Andrew: Well, I think the first thing is that they’ve got to get on the front foot, and what I mean by that is they’ve really got to, first of all, identify and acknowledge that there’s going to be an impending talent and labour shortage in the workforce, but in terms of getting on the front foot there’s three things I think they need to do. There’s no doubt that they need to get internally better in terms of their own strategic workforce planning, and the tools and the capabilities and the  support all now really exist for organisations to really have a better understanding of some of the workforce challenges that they specifically have or will have based to deliver their business strategy.

But I think also, secondly, is that most organisations tend to go straight to the recruitment side so the sourcing side of it so how do we keep bringing in new people and new people in to fill some of these talent gaps or these emerging technical or other gaps that we have in an organisation. They need to do both. They need to both look at the talent side of it, the acquisition side of it, but they also need to look at the development side of it.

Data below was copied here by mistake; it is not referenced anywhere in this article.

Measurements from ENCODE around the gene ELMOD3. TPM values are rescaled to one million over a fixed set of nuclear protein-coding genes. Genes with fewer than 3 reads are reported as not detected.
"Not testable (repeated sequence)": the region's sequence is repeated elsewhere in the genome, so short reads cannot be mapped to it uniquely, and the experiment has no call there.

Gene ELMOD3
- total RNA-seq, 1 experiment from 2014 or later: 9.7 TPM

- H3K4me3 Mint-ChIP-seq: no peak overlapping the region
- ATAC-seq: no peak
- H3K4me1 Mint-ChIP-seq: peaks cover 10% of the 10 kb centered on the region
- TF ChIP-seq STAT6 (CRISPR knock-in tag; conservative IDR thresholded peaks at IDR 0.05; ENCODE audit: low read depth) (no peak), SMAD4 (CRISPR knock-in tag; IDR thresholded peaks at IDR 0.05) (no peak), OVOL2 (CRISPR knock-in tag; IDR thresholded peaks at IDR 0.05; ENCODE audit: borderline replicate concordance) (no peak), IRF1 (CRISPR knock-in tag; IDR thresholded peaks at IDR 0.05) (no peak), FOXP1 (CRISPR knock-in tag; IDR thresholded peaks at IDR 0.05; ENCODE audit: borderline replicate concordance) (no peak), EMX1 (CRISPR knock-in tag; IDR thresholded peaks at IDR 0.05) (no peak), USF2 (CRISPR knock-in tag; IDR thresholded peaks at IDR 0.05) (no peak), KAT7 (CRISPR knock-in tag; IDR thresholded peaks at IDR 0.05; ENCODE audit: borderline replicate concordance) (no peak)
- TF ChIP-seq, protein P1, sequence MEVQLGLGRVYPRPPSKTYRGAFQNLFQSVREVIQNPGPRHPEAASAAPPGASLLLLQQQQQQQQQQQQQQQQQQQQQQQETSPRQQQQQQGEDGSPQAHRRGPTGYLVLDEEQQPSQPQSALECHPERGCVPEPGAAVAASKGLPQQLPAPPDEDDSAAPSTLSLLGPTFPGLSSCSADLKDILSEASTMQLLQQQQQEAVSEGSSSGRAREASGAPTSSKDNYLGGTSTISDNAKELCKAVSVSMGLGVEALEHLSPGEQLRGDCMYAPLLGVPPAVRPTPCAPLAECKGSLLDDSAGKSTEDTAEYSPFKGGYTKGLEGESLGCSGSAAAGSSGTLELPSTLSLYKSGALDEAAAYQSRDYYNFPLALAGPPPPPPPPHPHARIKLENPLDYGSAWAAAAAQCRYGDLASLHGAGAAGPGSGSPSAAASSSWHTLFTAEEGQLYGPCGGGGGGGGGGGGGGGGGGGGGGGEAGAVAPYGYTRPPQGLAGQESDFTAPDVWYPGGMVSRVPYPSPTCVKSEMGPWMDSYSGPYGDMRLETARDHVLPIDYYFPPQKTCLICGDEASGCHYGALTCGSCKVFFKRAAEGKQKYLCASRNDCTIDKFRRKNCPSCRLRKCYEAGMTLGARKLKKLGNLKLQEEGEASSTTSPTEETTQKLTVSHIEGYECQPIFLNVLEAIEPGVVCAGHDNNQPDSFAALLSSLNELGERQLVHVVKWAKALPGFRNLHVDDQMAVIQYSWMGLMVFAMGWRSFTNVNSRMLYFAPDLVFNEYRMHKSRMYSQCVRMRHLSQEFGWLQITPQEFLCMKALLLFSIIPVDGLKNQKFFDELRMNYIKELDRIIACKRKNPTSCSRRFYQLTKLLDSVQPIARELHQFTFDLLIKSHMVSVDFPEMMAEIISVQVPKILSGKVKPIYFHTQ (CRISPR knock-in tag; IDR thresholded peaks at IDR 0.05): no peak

As I said before, how do we develop the current people that we have, how do we retain them, how do we retrain them into some of these roles, and you can really only do that if you have, as we are saying before, a really good understanding of you’ve assessed them, you understand their gaps and now you put the development in place so for me  they’ve got to do, get on the front foot, understand what the workforce looks like in terms of where they are and need to get to, but then pull both levers, both your sourcing strategy in terms of recruitment but also your development, the assessment and development strategy in relation to your existing employees.